MATTHEW: 00:40:02 Well, one thing that I do when I travel is I always try to stay within close proximity to where I need to be. So if I have a meeting I try to stay, you know, very close to it at a hotel or something very nearby. And you know, sometimes that means not staying in the nicest places or the most glamorous places. Um, but I value that kind of ease of proximity above pretty much anything else. Um also use Apps, man. Traveling. Travel apps are fantastic. There are so many. Every airline has one. I mean, obviously there was like Uber and Lyft, but every airline has their own app. There’s just all kinds of handy things that make traveling really easy for people who do eat a plant based diet or vegetarian diet. There’s a great app called Happy Cow where you can, wherever you are in the world. And I’ve used this in Russia. I was in Paris recently. I used it. I’ve used it all over the place. Um, you can open it up and it geo locates you and it shows you all the restaurants around you that are vegetarian or vegan or even just have vegetarian options and it’s really incredible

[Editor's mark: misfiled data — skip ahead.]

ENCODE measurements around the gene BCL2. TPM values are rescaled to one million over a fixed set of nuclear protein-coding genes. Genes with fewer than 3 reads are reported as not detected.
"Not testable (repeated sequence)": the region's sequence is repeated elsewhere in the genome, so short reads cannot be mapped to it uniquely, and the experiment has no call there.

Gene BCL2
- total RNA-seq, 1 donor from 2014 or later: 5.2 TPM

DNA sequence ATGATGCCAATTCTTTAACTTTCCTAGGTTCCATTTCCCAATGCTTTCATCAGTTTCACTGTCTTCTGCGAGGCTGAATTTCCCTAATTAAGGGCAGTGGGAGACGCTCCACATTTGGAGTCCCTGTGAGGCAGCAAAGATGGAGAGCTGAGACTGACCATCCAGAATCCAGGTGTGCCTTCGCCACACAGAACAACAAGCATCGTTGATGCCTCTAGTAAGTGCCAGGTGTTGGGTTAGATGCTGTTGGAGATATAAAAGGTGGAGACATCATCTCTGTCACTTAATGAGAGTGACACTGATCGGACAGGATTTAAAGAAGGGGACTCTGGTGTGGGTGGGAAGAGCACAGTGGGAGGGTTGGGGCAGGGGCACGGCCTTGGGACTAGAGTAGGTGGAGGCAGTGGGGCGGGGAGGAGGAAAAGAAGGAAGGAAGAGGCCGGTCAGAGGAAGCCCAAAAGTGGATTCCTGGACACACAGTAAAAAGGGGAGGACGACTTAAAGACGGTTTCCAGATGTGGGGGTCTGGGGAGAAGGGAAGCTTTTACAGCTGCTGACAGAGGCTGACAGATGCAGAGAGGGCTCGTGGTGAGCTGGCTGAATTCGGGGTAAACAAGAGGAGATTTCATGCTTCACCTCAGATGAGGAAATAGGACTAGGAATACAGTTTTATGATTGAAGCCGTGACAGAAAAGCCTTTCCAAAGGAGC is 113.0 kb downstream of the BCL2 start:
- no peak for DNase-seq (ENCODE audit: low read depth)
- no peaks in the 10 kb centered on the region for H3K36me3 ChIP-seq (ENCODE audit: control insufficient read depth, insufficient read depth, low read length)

BRYAN: 00:41:05 Now. I’m totally curious to use that right here in my hometown.
MATTHEW: 00:41:08 I was in Moscow and St Petersburg about two years ago and I remember I thought it was gonna be tough to eat vegetarian over there. And I opened up Happy Cow just on like a random street corner in Moscow and there were like four all vegetarian restaurants within walking distance.
BRYAN: 00:41:23 Wow. That’s awesome. Well, thanks for that. Um, what’s one thing you’ve started or stopped doing in order to live or age well?
MATTHEW: 00:41:32 One thing I’ve or stopped doing in order to live or age, well, well one thing I’ve stopped doing is drinking 20 cups of coffee a day. I’m down to maybe like four or five, but I was, I never really drink 20 cups a day, but a lot. I used to drink like 10 or more cups of coffee a day and I’ve cut that back because I think it’s in the long run, probably not great for me.
BRYAN: 00:41:57 What kind of coffee do you like?
MATTHEW: 00:41:59 Um, unfortunately since I’m, since I drink so much of it, I like espresso, just dark black espresso.
BRYAN: 00:42:07 You have a machine, you make it at home?